Oil Surges Above $80 Amidst Iran Concerns

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Brent crude is edging towards $80 per barrel as USA stockpiles fall and amid worries of potential oil supply disruptions from Venezuela and Iran.

Global inventories of crude oil and refined products dropped sharply in recent months due to robust demand and production cuts by the world's top producing countries.

Around 5:45 a.m. ET Brent reached a high of $80.18 per barrel, marking the first time since November 2014 it has passed above that mark. So far this year Brent accumulates a rise of 19.9% compared to 66.87 dollars marked at end of year 2017.

The oil market retained support from the concerns over USA sanctions on Iran as traders bet it would reduce global crude supplies. India, the third-largest consumer of oil after the US and China, would be especially hard-hit if prices keep rising.

Still, even more cautious analysts admit that the OPEC+ production cut deal has served its objective and global oil supply is a lot tighter than it was just two years ago.

Crude oil prices were unchanged forming a doji day which is a sign of indecision.

In less than two years, new regulations from the International Maritime Organization, created to curb air pollution, are to come into force. For its part, Diesel has marked a new annual maximum and levels that were not seen since December 2014 to be in 1.207 euros, a rise of 1.42%, according to data from European Union oil bulletin.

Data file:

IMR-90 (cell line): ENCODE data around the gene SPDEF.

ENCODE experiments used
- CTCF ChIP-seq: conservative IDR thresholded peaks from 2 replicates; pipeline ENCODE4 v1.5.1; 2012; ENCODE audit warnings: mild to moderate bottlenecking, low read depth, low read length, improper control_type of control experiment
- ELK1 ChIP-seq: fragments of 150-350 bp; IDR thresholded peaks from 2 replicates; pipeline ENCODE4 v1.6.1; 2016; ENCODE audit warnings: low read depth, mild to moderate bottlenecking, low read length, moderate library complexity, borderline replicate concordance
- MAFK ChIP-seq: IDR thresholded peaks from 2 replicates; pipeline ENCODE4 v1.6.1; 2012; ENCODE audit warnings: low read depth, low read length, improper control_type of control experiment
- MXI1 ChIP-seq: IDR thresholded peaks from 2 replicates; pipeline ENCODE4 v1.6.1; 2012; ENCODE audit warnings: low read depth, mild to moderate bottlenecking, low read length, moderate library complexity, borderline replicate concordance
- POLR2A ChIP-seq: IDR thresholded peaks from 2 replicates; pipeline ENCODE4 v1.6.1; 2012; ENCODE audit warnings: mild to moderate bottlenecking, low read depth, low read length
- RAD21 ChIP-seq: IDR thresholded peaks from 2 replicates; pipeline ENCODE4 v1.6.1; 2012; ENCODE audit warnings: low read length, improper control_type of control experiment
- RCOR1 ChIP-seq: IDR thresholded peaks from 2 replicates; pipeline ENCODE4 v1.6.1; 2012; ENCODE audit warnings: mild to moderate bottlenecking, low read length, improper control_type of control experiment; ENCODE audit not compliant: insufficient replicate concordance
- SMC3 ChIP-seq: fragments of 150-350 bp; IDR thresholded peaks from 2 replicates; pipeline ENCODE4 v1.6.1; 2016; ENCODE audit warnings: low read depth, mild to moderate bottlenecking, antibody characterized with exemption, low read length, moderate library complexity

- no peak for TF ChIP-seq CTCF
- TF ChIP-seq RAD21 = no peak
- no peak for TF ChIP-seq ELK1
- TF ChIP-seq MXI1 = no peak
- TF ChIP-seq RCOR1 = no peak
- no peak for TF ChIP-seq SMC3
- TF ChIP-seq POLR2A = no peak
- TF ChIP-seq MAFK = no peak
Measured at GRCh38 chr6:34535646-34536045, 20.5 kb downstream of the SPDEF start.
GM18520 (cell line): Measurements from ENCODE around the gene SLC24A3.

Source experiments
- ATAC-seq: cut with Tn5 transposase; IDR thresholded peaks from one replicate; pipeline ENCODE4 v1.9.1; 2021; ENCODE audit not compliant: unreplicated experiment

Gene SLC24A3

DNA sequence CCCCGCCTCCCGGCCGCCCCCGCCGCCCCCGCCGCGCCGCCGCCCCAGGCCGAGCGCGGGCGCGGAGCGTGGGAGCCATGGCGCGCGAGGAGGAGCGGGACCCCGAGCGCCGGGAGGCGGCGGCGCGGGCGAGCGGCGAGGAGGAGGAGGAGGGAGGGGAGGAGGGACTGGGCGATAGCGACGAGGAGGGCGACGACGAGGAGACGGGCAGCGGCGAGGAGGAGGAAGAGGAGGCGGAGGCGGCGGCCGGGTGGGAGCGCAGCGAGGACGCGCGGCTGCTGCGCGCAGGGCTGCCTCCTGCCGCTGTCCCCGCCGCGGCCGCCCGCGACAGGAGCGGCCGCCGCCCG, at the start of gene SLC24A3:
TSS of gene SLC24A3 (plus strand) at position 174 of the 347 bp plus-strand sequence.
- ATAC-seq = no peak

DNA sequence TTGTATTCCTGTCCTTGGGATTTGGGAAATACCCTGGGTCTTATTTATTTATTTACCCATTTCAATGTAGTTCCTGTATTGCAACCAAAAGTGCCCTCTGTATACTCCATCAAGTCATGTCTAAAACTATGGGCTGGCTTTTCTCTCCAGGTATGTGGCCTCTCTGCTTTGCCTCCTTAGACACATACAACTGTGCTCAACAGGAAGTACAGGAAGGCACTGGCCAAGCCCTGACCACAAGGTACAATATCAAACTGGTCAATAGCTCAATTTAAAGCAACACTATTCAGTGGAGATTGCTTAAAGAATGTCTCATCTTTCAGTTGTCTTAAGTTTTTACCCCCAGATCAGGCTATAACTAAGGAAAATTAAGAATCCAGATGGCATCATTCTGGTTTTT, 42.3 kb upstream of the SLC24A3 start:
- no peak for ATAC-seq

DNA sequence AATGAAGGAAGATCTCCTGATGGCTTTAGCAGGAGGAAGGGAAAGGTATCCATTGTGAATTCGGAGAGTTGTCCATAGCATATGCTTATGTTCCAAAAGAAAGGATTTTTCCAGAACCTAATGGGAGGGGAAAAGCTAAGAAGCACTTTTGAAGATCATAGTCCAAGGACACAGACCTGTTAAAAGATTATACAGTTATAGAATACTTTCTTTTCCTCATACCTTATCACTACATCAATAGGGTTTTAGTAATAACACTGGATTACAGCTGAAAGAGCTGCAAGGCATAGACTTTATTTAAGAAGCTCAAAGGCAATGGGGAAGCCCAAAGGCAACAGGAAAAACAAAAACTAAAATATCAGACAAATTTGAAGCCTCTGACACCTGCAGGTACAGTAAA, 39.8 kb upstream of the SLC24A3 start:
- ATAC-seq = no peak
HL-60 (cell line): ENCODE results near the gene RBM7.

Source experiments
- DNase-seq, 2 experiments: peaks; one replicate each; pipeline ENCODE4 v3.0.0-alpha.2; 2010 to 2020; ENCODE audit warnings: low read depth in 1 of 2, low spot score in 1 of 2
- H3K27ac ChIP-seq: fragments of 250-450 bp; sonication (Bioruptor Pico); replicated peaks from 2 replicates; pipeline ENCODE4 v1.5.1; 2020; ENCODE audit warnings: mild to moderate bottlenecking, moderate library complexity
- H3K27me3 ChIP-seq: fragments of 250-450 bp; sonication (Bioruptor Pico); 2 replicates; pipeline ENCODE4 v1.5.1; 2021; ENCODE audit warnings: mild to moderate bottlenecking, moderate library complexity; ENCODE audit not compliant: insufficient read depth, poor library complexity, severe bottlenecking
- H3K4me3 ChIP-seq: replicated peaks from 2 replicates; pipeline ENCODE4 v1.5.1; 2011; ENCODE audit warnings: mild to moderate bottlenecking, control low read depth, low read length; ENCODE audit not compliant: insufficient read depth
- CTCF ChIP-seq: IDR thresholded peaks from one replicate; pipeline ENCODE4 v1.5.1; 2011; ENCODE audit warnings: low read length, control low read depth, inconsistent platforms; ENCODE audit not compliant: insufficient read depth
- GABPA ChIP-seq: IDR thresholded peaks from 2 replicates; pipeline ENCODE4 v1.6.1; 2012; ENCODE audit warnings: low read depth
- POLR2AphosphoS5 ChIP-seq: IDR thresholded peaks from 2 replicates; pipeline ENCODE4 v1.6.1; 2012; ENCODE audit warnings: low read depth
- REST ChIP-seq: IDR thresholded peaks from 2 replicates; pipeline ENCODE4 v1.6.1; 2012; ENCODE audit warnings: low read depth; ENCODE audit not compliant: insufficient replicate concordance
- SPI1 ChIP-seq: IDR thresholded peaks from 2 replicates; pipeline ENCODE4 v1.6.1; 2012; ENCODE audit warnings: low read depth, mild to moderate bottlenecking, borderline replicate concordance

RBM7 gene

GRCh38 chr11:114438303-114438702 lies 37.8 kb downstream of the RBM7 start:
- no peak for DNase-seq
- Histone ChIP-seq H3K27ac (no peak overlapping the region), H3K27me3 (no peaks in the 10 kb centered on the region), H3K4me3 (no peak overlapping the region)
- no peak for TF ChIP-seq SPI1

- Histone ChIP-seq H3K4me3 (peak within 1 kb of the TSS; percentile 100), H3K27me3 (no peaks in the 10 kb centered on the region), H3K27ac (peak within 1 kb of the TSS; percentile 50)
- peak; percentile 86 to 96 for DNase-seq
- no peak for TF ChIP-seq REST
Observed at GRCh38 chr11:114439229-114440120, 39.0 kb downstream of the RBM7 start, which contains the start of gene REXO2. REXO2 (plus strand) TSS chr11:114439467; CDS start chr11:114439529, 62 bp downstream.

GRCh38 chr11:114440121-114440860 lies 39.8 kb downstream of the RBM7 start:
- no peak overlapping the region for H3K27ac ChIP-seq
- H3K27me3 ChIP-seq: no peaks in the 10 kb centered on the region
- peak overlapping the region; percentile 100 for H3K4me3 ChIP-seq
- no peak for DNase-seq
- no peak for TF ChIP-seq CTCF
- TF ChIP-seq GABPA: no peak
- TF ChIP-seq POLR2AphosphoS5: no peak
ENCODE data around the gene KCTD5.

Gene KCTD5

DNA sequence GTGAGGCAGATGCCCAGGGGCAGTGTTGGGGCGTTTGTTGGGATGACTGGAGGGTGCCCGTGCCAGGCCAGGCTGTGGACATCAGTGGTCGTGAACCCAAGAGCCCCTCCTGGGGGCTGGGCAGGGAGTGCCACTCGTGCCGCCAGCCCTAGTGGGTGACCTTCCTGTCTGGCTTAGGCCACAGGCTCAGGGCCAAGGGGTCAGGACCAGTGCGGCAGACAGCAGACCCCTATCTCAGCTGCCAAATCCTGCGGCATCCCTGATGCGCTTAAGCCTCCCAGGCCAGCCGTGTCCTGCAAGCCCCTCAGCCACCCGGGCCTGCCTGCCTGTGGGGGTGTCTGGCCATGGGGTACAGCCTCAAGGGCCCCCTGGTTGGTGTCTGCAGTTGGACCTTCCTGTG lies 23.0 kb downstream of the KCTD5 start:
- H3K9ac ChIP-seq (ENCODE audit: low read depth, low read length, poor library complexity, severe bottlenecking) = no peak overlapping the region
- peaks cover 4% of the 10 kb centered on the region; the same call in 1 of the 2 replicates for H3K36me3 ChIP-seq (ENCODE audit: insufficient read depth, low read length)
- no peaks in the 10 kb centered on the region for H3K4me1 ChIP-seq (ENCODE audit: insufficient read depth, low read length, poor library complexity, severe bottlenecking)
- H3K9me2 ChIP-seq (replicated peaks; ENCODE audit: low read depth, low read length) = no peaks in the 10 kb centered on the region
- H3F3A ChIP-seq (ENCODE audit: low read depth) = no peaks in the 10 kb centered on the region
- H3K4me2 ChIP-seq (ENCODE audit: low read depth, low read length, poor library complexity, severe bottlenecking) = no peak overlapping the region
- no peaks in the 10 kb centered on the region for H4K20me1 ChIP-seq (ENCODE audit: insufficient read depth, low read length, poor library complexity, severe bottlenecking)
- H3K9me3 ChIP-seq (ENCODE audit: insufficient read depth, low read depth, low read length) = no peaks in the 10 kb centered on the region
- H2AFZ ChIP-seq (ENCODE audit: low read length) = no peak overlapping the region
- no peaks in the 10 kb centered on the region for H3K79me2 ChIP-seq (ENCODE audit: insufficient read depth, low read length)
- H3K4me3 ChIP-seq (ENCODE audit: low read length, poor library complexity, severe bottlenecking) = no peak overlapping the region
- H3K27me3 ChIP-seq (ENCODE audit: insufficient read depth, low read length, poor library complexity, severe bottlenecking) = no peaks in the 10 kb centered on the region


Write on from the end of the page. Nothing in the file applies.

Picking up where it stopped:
Looking at crude oil more broadly, both prices in the physical market and the futures curve suggests some reason for caution. Since March - when annual lows were recorded and rise began - price of diesel has risen by 7% and gasoline 6.7%.

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The two-week Max Thunder drill began last week, involving about 100 warplanes and 1,500 US and South Korean military personnel. In lengthy comments, Mr Trump repeatedly said that the Libya model was not under consideration.

WTI's June contract traded at $72.07 a barrel on the New York Mercantile Exchange, up 58 cents, after climbing 18 cents Wednesday.

The two ministers, in a joint statement, blamed volatility in prices on global political tensions.

The US decision to reimpose sanctions on Iran could scare off European investors but oil-thirsty China may step into the void and ramp up business links with the country.

"The restoration of sanctions on Iran, which exports 2.5 million barrels of oil a day and is the world's fifth-largest exporter, may have implications for the market balance", the IEA said.

Beijing now has its sights on the expansion of a major Iranian gas field, with state-owned oil company CNPC set to replace Total if the French energy behemoth withdraws from the project over USA sanctions.

The International Energy Agency said that United States stocks of crude oil shrank 1.4 million barrels.

On the flip side, high oil prices would hurt consumption, the International Energy Agency warned on Wednesday as it lowered its global oil demand growth forecast for 2018 to 1.4 million bpd from 1.5 million bpd.

USA crude inventories (USOILC=ECI) fell by 1.4 million barrels in the week to May 11, compared with analyst expectations for a 763,000 barrel decrease.

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